US, Russia, Japan to nix new Kyoto Protocol: diplomats
The United States, Russia, Japan and Canada will reject a binding agreement to reduce greenhouse gas emissions at November's UN climate summit in South Africa, European diplomats said Friday.
US President Barack Obama said at a dinner of the G8 summit in Deauville on Thursday night that the US would not sign up for an updated Kyoto Protocol despite the European Union's wish for such an agreement, the diplomats said.
Signed in 1997, the Kyoto Protocol saw most developed nations agree to legally binding commitments on curbing their greenhouse gas emissions that are blamed for global warming.
Those commitments are due to expire at the end of 2012 and, if there is to be a second round of legally binding pledges, they would need to be made at the UN's next climate summit in Durban, South Africa.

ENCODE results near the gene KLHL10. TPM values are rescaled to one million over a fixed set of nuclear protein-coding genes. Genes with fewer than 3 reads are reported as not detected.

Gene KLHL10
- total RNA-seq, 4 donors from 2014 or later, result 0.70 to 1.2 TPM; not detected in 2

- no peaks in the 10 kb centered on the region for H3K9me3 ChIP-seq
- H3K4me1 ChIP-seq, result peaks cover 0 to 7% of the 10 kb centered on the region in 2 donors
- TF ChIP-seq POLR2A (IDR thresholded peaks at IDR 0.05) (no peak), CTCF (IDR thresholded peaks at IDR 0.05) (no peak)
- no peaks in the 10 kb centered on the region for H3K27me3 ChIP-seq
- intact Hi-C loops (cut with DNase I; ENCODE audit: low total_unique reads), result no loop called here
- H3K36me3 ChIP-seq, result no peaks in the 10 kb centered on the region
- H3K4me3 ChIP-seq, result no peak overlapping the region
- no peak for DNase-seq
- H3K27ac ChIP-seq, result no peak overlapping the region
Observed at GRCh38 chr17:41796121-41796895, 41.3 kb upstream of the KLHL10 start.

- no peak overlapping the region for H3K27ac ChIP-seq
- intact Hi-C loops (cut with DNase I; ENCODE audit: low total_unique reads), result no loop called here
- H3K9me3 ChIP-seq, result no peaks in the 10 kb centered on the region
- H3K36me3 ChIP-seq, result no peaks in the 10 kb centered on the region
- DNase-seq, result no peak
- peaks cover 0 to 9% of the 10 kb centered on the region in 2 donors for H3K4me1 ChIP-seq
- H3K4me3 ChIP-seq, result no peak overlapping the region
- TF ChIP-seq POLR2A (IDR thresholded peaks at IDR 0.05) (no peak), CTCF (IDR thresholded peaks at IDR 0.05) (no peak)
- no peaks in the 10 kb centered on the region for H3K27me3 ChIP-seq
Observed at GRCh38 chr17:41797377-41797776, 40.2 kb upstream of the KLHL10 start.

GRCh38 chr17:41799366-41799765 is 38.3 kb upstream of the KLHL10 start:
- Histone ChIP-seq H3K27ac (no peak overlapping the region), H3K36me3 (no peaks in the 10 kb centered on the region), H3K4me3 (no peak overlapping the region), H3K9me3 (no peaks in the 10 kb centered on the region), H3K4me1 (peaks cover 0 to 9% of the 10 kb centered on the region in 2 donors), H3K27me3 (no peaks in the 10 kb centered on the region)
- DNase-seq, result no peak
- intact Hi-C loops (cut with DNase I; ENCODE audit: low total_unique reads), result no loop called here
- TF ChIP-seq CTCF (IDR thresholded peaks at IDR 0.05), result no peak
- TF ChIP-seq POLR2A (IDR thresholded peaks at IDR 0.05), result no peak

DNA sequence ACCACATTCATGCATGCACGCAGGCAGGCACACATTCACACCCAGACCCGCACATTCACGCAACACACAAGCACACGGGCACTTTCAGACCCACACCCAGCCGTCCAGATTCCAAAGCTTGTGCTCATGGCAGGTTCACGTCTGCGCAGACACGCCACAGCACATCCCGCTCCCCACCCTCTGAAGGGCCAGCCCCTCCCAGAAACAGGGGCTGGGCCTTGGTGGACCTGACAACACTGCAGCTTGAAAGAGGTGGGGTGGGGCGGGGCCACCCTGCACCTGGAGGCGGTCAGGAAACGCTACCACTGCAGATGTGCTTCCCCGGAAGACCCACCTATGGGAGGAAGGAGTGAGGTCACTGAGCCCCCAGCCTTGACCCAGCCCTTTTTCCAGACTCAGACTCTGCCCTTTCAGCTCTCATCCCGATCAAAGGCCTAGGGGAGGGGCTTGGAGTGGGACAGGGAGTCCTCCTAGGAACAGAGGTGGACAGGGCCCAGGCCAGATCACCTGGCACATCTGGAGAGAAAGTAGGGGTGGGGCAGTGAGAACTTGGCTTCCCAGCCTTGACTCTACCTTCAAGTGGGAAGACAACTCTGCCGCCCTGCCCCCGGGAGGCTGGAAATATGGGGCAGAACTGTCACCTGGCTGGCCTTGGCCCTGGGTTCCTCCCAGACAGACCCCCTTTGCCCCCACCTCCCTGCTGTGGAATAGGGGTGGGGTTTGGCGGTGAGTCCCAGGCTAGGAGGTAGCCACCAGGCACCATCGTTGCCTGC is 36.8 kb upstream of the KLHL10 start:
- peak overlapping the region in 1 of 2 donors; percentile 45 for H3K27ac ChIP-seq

The United States, the world's biggest polluter, never signed up to the Kyoto Protocol.
Russia, Canada and Japan ratified the original agreement but will not sign up to an updated protocol if the US and major emerging nations such as China do not.
Developing countries, including China, did not have to commit to cutting emissions as part of the Kyoto Protocol and most of them maintain this should remain the case.
As a result, there is an increased likelihood of the Kyoto Protocol commitments expiring with only a framework of non-legally binding pledges from most developed and developing countries to fill the void.
© 2011 AFP